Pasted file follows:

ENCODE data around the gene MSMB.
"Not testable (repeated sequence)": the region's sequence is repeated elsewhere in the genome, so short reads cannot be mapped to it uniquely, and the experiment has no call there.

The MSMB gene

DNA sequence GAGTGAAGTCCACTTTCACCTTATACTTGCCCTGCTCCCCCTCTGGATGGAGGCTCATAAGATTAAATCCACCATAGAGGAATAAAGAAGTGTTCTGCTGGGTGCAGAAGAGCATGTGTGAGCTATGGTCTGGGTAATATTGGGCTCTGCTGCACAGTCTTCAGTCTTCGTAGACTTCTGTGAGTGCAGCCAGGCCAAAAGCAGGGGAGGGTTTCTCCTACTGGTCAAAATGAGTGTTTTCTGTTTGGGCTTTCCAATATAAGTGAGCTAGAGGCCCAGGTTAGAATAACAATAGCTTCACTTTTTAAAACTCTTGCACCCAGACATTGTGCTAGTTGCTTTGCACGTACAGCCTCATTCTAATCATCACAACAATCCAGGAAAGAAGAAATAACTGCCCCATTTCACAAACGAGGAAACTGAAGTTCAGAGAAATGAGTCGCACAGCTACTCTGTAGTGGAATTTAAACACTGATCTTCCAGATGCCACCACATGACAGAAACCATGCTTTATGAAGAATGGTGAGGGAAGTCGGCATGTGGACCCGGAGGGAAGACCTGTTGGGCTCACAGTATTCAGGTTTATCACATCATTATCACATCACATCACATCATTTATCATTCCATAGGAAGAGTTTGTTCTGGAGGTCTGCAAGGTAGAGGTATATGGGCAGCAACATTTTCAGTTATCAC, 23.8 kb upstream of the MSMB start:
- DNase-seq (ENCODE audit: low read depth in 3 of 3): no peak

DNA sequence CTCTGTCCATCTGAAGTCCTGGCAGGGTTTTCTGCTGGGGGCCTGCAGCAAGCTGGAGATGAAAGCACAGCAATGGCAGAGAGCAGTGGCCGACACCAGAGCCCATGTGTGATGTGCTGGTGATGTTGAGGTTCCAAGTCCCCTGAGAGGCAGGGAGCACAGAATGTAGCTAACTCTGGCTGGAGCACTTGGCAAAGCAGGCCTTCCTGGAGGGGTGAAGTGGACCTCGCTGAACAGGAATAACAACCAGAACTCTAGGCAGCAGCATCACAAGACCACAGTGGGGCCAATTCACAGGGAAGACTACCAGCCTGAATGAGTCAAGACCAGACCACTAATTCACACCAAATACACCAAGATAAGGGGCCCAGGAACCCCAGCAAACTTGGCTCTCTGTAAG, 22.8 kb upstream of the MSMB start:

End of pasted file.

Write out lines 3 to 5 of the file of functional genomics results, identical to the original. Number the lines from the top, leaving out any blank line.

The MSMB gene

DNA sequence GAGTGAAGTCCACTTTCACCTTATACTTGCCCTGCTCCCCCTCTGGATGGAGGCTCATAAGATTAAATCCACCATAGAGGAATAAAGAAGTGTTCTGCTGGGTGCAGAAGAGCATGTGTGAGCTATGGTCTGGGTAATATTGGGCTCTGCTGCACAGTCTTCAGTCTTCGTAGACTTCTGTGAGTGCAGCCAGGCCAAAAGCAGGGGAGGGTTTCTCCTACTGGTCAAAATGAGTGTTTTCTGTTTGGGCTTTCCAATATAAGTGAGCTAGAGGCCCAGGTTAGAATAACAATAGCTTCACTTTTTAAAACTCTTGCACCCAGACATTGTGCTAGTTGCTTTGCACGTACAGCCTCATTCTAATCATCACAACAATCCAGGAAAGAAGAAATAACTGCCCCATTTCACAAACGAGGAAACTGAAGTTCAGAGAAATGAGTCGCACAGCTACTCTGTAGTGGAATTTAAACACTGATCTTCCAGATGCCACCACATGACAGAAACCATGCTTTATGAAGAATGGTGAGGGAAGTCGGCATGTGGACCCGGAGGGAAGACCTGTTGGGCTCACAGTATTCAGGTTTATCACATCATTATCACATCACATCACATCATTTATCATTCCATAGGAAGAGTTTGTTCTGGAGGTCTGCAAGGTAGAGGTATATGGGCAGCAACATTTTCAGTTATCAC, 23.8 kb upstream of the MSMB start:
- DNase-seq (ENCODE audit: low read depth in 3 of 3): no peak